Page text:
Loading ...
Sorry, an error occurred while loading the content.

Fidel Castro resigns as Cuba's president

Expand Messages
  • Greg Cannon
    http://news.yahoo.com/s/ap/20080219/ap_on_re_la_am_ca/fidel_castro Fidel Castro resigns as Cuba s president By ANITA SNOW, Associated Press Writer 23 minutes
    Message 1 of 1 , Feb 19, 2008
    • 0 Attachment
      http://news.yahoo.com/s/ap/20080219/ap_on_re_la_am_ca/fidel_castro

      Fidel Castro resigns as Cuba's president

      By ANITA SNOW, Associated Press Writer 23 minutes ago

      HAVANA - An ailing, 81-year-old Fidel Castro resigned
      as Cuba's president Tuesday after nearly a
      half-century in power, saying he will not accept a new
      term when parliament meets Sunday.

      The end of Castro's rule — the longest in the world
      for a head of government — frees his 76-year-old
      brother Raul to implement reforms he has hinted at
      since taking over as acting president when Fidel
      Castro fell ill in July 2006. President Bush said he
      hopes the resignation signals the beginning of a
      democratic transition.

      "My wishes have always been to discharge my duties to
      my last breath," Castro wrote in a letter published
      Tuesday in the online edition of the Communist Party
      daily Granma. But, he wrote, "it would be a betrayal
      to my conscience to accept a responsibility requiring
      more mobility and dedication than I am physically able
      to offer."

      In the pre-dawn hours, most Cubans were unaware of
      Castro's message, and Havana's streets were quiet. It
      wasn't until 5 a.m., several hours after Castro's
      message was posted on the internet, that official
      radio began reading the missive to early risers.

      By sunrise, most people headed to work in Havana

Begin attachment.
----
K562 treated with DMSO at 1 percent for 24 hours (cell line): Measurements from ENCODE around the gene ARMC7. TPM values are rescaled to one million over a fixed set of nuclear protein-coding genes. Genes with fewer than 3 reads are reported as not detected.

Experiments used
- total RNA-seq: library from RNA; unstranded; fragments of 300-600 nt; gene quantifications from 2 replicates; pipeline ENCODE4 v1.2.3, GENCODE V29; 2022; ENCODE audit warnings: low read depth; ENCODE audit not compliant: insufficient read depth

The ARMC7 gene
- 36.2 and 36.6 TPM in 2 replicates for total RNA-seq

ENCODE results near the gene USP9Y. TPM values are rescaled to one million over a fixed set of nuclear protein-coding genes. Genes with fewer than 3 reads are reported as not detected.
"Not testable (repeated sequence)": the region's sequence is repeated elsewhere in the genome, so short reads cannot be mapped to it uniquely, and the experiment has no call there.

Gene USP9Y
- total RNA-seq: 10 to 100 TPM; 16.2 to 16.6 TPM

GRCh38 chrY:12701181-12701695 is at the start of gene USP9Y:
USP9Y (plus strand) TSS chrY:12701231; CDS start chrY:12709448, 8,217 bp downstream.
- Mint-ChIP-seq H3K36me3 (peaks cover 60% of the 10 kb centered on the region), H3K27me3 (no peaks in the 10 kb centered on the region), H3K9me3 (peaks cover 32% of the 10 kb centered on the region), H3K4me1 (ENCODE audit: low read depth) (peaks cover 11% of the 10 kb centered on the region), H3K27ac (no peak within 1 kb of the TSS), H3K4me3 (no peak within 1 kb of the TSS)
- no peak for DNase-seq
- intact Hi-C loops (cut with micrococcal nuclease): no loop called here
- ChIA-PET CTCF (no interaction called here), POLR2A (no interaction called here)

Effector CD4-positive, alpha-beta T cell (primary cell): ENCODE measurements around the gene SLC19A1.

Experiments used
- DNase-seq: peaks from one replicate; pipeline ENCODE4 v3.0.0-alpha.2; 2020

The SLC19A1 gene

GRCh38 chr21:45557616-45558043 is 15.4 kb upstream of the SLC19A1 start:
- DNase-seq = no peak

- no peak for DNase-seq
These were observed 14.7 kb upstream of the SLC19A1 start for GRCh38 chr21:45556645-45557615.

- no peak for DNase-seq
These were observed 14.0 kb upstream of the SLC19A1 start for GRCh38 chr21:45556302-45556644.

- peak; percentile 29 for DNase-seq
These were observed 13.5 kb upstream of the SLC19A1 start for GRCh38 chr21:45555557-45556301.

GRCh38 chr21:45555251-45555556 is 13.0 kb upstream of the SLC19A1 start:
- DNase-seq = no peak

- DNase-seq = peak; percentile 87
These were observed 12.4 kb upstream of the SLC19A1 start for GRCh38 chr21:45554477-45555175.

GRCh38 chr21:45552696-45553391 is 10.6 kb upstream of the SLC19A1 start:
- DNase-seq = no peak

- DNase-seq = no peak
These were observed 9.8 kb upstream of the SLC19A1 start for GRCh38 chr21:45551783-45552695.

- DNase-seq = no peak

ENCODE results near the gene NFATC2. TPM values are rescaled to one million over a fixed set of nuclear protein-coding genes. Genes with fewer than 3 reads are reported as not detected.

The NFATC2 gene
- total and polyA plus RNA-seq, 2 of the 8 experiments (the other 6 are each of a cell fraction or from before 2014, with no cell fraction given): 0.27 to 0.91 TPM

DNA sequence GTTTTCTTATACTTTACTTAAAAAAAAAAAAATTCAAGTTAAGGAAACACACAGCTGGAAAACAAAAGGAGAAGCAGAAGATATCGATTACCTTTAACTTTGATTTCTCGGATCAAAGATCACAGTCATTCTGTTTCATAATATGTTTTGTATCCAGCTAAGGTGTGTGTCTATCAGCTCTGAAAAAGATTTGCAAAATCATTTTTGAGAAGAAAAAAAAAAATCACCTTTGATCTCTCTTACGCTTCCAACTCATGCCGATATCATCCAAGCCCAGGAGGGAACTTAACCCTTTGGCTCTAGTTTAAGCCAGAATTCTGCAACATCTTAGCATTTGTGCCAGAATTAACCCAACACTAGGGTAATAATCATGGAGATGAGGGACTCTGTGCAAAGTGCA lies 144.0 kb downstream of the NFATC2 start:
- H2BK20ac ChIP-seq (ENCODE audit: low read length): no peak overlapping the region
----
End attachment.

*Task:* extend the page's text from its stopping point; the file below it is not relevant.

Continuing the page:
seemed to have heard the news, which they appeared to
      accept without obvious signs of emotion. There were no
      tears or smiles as Cubans went about their usual
      business.

      "He will continue to be my commander in chief, he will
      continue to be my president," said Miriam, a
      50-year-old boat worker waiting for the bus to Havana
      port. "But I'm not sad because he isn't leaving, and
      after 49 years he is finally resting a bit."

      Castro temporarily ceded his powers to his brother on
      July 31, 2006, when he announced that he had undergone
      intestinal surgery. Since then, the elder Castro has
      not been seen in public, appearing only sporadically
      in official photographs and videotapes and publishing
      dense essays about mostly international themes as his
      younger brother has consolidated his rule.

      There had been widespread speculation about whether
      Castro would continue as president when the new
      National Assembly meets Sunday to pick the country's
      top leadership. Castro has been Cuba's unchallenged
      leader since 1959 — monarchs excepted, he was the
      world's longest ruling head of state.

      Castro said Cuban officials had wanted him to remain
      in power after his surgery.

      "It was an uncomfortable situation for me vis-a-vis an
      adversary that had done everything possible to get rid
      of me, and I felt reluctant to comply," he said in a
      reference to the United States.

      Castro remains a member of parliament and is likely to
      be elected to the 31-member Council of State on
      Sunday, though he will no longer be its president.
      Raul Castro's wife, Vilma Espin, maintained her
      council seat until her death last year even though she
      was too sick to attend meetings for many months.

      Castro also retains his powerful post as first
      secretary of Cuba's Communist Party. The party
      leadership posts generally are renewed at party
      congresses, and the last one was held in 1997.